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Mad Max [VHS]
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Product Description

The Road Warrior is already a classic, sans condescending genre distinctions like "sci-fi" or "action." But the story of Mel Gibson's stately antihero begins in Mad Max, George Miller's low-budget debut in which Max is a "Bronze" (cop) in an unspecified postapocalyptic future with a buddy-partner and family. But unlike most films set in the devastated future, Mad Max is especially notable because it is poised between our industrialized world and total regression to medieval conditions. The scale tips towards disintegration when the Glory Riders burn into town on their bikes like an overamped cadre of Brando's Wild Ones. Representing the active chaos that will eventually overwhelm the dying vestiges of civil society, they take everything dear to Max, who will exact due revenge. His flight into the same wilds that created the villains artfully sets up the morally ambiguous character of the subsequent films. --Alan E. Rapp

Customer Reviews:

  • A classic.
    Saw this movie many years ago and decided it needed to join my collection. Despite the assless chaps and flagrant homo-erotcism it is still a fun to watch movie with lots of action. Its a snapshot of a different time and place in movie making a glance back in time as represented in the style of clothes the characters wear. A story of a cop pushed over the edge to vigilante vengeance, with the death of his partner and young wife and child. Set in a somewhat post apocalyptic time where law and order is a slippery concept at best. Sets the scene for a great series of movies. ...more info
  • Inspired by A Boy and His Dog...
    Personally I loved Mad Max. To me and more than a few of my friends who were into bikes back then (79 to 85) Mad max along with Quadrophenia made us feel like we were badguys (hey we were young). After watching Max and co young bikers across the UK attempted to emulate Max, Goose, Toecutter by being mean moody and more than a bit sad just as their predecessors had tried to emulate Marlon Brando (The Wild One) and Peter Fonda (Easy Rider) years before.

    The film although low budget is none the worse for that as it takes away some of the glitz that hollywood loves to throw into films and sometimes ruins by doing so (e.g. Thunderdsome Mad Max 3).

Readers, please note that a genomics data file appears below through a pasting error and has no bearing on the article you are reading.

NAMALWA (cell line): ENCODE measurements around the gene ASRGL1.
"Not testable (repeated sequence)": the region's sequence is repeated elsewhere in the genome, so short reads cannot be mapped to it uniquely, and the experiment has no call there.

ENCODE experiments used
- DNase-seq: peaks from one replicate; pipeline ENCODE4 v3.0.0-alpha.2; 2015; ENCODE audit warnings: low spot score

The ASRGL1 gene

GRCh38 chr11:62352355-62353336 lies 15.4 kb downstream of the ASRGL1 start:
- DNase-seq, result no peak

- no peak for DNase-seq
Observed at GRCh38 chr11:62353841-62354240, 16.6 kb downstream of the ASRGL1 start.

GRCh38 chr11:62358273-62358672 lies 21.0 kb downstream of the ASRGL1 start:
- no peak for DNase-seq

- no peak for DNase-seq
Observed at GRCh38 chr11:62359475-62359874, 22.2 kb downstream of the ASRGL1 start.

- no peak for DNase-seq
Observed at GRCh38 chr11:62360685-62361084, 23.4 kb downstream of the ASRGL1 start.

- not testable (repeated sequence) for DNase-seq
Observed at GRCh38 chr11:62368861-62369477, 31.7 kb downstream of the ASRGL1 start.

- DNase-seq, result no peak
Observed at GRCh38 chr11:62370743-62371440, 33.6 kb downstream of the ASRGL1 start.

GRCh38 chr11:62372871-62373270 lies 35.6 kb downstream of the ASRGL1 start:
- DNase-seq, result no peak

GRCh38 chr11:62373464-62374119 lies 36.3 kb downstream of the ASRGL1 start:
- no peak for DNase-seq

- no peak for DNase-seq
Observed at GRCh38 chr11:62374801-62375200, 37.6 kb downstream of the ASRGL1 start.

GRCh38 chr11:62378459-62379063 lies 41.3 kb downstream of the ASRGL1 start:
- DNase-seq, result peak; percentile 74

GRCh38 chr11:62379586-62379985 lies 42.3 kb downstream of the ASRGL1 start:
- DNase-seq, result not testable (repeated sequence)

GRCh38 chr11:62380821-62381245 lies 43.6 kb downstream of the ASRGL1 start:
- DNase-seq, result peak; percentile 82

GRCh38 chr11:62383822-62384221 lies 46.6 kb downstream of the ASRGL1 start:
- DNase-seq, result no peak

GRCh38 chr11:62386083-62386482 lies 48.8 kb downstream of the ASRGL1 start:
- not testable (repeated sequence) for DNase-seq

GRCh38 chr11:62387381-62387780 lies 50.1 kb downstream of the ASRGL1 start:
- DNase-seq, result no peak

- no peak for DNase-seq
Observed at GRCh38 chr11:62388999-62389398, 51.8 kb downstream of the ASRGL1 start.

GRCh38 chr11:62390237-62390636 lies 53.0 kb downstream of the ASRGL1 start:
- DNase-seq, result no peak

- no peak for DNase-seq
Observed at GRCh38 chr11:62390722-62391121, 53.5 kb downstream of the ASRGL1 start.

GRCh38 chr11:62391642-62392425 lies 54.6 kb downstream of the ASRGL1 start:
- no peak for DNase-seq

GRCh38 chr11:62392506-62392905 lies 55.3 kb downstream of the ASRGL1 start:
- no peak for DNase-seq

The stunts are terific and the use of outback shots enhances the desolation the film seeks to portray. The acting is weak in some respects but the actors who portray 'the Goose' and 'the Toecutter' stand out even above Mel Gibson with performances that while believable are just the right side of over the top.

    The sound is excellent with good mood music work by Brian May. However in some places the speeded up driving and riding shots fail to work as well as they might. But in other areas the feel is just right e.g. Goose's ride out the morning after his night of passion with the nightclub singer.

    Overall a real groundbreaker which has rarely been beaten and which will still be remembered in years to come as a classic of Aussie cinema.
    ...more info
  • Much better in original Australian.
    Much better in original Australian. American accents used in "original US" version coupled with Australian vernacular always sounded stupid to me....more info
  • Great Movie!!!
    Ive always loved the mad max movies and the special edition one is a great movie has extras and everything!!...more info
    Gibson, in this film, did for apocalypse movies, what Eastwood did for westerns, and gave us an antihero of epic nihilism, extreme violence, and borderline humanity. I still don't understand why MGM had to put out a dubbed version for the theaters in the first place. This is one of the great sci-fi films, despite its heavy reliance on violence. The action is non-stop, and the stunt work is simply amazing.